Post-Xenophobia

Naledi Pandor lays blame across the African political spectrum

By Carien Du Plessis 20 September 2019

Then-Higher Education Minister Naledi Pandor during an interview on June 17, 2018 in Johannesburg, South Africa. (Photo by Gallo Images / Sowetan / Veli Nhlapo)

International Relations Minister Naledi Pandor did not utter the word “xenophobia” in her first meeting with representatives of African diaspora communities in South Africa. Instead, she described a more complex problem of “acts of anti-African violence” and had some stern words for fellow African leaders who, she said, are forcing their citizens into something similar to slavery again.

 

There was a mixture of solidarity and criticism in International Relations Minister Naledi Pandor’s address on Friday to a room packed with representatives from, among others, the Ethiopian, Nigerian, Zimbabwean, Pakistani, Bangladeshi, Malawian, Congolese, Cameroonian and Rwandan communities in South Africa. The meeting was held at her department’s headquarters in Pretoria and follows on a host of other engagements, including the one last week with diplomats from other African countries. It was by no means a novelty – her predecessors hosted the gatherings like this, too, following many outbreaks of xenophobic violence over the past decade or so.

Pandor, who was “supposed to be in New York right now preparing for something I have never had to do”, i.e. standing in for President Cyril Ramaphosa at the United Nations General Assembly and all the side events,’ spoke only for 20 minutes, and in her speech she asked those present to help her find solutions. She also, however, implicated those African leaders who reduced their nationals to living in slave-like conditions by forcing them to eke out an existence in other countries as economic migrants. After all, she must have been reminded of this again during her weekend trip to Harare, Zimbabwe, to attend the funeral of former president Robert Mugabe, whose legacy of poverty and hardship has forced millions of Zimbabweans to faraway countries, most of them across the border to South Africa. At that same funeral, Ramaphosa was forced to apologise to the booing audience for the violence meted out at home by South Africans.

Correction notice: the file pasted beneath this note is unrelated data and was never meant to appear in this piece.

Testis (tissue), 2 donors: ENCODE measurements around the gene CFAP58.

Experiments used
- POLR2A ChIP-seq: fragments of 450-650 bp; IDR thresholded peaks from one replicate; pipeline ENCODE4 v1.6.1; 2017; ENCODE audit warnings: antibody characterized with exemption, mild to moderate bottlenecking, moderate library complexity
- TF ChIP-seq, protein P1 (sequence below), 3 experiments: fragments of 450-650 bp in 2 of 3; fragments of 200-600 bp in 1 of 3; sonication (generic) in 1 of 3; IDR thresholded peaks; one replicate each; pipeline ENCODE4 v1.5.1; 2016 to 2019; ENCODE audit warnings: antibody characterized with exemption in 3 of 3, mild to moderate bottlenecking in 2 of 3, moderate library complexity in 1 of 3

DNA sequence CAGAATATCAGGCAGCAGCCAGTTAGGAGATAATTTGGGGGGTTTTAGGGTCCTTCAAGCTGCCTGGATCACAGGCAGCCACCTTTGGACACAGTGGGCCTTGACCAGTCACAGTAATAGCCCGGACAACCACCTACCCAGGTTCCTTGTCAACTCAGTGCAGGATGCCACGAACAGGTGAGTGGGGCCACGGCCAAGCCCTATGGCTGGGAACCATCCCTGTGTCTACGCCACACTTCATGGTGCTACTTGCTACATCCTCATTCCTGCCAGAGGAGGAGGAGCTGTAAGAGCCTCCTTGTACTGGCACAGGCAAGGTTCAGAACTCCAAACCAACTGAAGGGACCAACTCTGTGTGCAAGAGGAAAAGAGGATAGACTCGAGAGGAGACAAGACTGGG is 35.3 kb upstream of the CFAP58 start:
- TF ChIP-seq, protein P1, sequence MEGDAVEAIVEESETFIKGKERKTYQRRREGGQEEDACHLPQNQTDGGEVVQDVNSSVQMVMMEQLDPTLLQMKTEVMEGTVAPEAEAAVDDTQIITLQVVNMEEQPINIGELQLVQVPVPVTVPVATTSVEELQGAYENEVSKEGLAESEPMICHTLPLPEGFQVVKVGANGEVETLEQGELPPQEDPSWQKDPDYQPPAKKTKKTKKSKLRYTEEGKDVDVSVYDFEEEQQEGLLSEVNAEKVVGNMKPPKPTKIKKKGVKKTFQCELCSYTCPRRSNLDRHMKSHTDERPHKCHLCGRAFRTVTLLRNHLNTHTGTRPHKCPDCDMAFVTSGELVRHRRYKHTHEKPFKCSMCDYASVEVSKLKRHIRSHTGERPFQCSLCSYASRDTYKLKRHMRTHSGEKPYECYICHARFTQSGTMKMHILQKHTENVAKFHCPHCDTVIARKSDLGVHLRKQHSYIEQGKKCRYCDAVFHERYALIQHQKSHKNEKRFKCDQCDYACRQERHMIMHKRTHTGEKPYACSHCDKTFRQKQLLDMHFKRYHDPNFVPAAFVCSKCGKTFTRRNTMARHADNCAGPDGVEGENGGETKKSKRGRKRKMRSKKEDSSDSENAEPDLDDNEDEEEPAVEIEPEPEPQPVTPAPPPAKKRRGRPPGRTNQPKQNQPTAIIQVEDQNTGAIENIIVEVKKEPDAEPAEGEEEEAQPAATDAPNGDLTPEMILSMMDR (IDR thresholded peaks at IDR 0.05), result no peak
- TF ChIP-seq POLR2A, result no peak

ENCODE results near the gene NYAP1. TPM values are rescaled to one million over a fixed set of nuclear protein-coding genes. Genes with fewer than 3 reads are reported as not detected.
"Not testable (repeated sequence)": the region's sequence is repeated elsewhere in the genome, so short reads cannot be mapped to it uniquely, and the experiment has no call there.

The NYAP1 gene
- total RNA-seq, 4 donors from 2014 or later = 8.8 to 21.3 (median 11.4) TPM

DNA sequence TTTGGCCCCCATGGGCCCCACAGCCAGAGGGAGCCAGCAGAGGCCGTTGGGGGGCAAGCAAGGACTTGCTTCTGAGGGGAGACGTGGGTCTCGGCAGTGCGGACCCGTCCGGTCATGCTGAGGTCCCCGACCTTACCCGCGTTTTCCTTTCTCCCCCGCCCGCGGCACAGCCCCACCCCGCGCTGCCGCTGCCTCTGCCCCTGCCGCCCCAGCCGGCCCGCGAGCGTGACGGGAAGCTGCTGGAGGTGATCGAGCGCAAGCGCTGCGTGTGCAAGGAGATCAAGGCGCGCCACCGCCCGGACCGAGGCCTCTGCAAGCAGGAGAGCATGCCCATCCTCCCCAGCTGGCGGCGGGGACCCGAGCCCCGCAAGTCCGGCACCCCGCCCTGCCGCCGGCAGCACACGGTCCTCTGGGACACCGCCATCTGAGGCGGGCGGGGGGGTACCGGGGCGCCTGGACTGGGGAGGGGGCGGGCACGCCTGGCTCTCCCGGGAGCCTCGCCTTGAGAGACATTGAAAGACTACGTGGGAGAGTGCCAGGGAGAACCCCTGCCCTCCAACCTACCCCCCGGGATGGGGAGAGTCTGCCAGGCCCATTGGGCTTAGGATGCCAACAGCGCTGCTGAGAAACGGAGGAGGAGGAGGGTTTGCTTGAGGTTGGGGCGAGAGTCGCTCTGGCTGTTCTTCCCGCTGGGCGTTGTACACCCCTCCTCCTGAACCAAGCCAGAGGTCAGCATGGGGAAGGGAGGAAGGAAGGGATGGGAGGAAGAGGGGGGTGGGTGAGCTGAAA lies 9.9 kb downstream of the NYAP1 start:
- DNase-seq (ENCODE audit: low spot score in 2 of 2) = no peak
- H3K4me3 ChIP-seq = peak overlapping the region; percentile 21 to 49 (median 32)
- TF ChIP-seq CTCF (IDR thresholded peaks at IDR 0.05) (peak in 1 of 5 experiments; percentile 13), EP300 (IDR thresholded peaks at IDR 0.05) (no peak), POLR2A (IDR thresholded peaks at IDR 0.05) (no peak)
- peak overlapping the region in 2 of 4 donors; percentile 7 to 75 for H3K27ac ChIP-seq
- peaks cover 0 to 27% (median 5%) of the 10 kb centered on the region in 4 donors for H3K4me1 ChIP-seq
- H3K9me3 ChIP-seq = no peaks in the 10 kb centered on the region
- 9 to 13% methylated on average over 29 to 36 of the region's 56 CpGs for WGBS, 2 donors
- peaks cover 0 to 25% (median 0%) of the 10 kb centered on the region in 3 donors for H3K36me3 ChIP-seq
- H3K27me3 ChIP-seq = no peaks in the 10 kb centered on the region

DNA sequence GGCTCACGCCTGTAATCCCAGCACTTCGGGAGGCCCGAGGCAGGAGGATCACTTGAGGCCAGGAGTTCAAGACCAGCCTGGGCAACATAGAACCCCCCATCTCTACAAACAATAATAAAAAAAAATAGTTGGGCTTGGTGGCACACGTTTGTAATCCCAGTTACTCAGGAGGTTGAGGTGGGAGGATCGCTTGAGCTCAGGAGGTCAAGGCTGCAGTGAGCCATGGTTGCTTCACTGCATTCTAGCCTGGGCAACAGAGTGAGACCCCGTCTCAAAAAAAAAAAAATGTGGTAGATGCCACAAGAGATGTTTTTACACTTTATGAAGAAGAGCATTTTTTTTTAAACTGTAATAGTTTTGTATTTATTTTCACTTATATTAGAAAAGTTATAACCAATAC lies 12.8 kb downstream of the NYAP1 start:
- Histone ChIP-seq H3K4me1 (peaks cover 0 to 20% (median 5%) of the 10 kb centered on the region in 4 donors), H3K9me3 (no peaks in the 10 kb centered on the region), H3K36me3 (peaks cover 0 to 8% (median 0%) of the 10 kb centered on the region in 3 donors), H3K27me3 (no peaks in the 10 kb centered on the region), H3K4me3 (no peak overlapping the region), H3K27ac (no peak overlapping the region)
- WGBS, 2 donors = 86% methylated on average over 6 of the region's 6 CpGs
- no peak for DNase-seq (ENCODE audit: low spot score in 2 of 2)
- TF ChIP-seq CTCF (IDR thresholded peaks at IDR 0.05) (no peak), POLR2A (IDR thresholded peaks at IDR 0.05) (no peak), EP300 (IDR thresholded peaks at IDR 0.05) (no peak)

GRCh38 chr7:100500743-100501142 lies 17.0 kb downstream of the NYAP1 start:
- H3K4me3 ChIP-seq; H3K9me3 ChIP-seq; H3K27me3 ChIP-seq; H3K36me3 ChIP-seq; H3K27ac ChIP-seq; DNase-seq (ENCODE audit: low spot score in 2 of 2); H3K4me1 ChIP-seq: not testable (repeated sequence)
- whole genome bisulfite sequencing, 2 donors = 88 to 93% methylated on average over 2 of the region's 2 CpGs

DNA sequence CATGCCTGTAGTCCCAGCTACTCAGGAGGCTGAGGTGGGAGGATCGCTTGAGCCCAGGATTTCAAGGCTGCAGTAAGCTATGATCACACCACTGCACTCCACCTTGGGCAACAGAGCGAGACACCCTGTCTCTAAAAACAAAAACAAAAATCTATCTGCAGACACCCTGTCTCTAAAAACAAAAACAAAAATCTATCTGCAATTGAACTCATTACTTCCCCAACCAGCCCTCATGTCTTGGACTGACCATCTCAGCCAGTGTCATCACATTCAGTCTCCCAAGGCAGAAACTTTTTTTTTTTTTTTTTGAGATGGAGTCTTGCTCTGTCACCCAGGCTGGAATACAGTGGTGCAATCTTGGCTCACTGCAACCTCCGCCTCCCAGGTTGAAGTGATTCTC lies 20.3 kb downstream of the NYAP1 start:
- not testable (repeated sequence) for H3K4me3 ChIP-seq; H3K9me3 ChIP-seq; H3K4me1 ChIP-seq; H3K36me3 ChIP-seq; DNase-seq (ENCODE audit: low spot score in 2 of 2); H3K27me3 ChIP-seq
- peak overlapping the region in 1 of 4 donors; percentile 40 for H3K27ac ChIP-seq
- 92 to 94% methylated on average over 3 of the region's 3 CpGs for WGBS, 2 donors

We have to end the existence which makes our people suffer endlessly from economic stagnation, from crime, and many preventable and curable diseases,” Pandor told the meeting. “The condition of our continent must change, and we must send a clear message to all our leaders we expect this change, not just in SA but in all the countries on the African continent.

No leader should be allowed to get away with allowing degradation and expecting someone else to provide a response to their countrymen and -women. All our leaders must commit to the development of all our people and we must put that on our agenda as well.”

Pandor compared the fact that people are forced to leave their countries and live in poor conditions by lack of choice to the slave trade of old. She said all Africans together were “faced with the challenge of defeating the political and economic conditions that, as we speak, condemn the majority of our fellow humans, particularly in poor countries, to the conditions similar to the ones that many of our people have experienced on the slave ships that took our people away from the continent.” This is “a state where they live as though they are imprisoned in the bars of a single jail with no opportunities, with no chance of a different life.”